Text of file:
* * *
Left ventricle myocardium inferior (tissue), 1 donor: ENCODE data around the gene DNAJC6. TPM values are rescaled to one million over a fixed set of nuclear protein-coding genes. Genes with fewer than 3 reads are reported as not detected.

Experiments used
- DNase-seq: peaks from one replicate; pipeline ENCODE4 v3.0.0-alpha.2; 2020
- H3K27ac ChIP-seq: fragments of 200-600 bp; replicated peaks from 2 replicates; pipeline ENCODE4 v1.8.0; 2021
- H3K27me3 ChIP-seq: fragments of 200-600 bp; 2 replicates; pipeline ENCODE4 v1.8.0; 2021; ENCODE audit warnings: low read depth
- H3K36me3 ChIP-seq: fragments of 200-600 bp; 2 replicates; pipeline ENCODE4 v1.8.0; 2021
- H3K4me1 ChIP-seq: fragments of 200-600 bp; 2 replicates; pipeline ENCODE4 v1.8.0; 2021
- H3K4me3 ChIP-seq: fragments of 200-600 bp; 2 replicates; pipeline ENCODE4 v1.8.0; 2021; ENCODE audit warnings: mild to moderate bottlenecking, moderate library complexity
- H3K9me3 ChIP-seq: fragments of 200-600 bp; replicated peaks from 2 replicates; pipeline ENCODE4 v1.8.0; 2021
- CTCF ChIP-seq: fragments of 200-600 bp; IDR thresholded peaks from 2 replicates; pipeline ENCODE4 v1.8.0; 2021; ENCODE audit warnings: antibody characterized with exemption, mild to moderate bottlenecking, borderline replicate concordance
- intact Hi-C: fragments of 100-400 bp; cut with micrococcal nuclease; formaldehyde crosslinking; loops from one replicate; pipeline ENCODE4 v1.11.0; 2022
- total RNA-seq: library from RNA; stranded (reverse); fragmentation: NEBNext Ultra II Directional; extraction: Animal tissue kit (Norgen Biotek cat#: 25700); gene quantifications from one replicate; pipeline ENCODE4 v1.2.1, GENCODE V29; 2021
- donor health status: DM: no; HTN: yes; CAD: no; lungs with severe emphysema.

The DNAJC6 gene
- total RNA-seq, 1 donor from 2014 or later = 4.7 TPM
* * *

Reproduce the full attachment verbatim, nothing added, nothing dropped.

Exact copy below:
Left ventricle myocardium inferior (tissue), 1 donor: ENCODE data around the gene DNAJC6. TPM values are rescaled to one million over a fixed set of nuclear protein-coding genes. Genes with fewer than 3 reads are reported as not detected.

Experiments used
- DNase-seq: peaks from one replicate; pipeline ENCODE4 v3.0.0-alpha.2; 2020
- H3K27ac ChIP-seq: fragments of 200-600 bp; replicated peaks from 2 replicates; pipeline ENCODE4 v1.8.0; 2021
- H3K27me3 ChIP-seq: fragments of 200-600 bp; 2 replicates; pipeline ENCODE4 v1.8.0; 2021; ENCODE audit warnings: low read depth
- H3K36me3 ChIP-seq: fragments of 200-600 bp; 2 replicates; pipeline ENCODE4 v1.8.0; 2021
- H3K4me1 ChIP-seq: fragments of 200-600 bp; 2 replicates; pipeline ENCODE4 v1.8.0; 2021
- H3K4me3 ChIP-seq: fragments of 200-600 bp; 2 replicates; pipeline ENCODE4 v1.8.0; 2021; ENCODE audit warnings: mild to moderate bottlenecking, moderate library complexity
- H3K9me3 ChIP-seq: fragments of 200-600 bp; replicated peaks from 2 replicates; pipeline ENCODE4 v1.8.0; 2021
- CTCF ChIP-seq: fragments of 200-600 bp; IDR thresholded peaks from 2 replicates; pipeline ENCODE4 v1.8.0; 2021; ENCODE audit warnings: antibody characterized with exemption, mild to moderate bottlenecking, borderline replicate concordance
- intact Hi-C: fragments of 100-400 bp; cut with micrococcal nuclease; formaldehyde crosslinking; loops from one replicate; pipeline ENCODE4 v1.11.0; 2022
- total RNA-seq: library from RNA; stranded (reverse); fragmentation: NEBNext Ultra II Directional; extraction: Animal tissue kit (Norgen Biotek cat#: 25700); gene quantifications from one replicate; pipeline ENCODE4 v1.2.1, GENCODE V29; 2021
- donor health status: DM: no; HTN: yes; CAD: no; lungs with severe emphysema.

The DNAJC6 gene
- total RNA-seq, 1 donor from 2014 or later = 4.7 TPM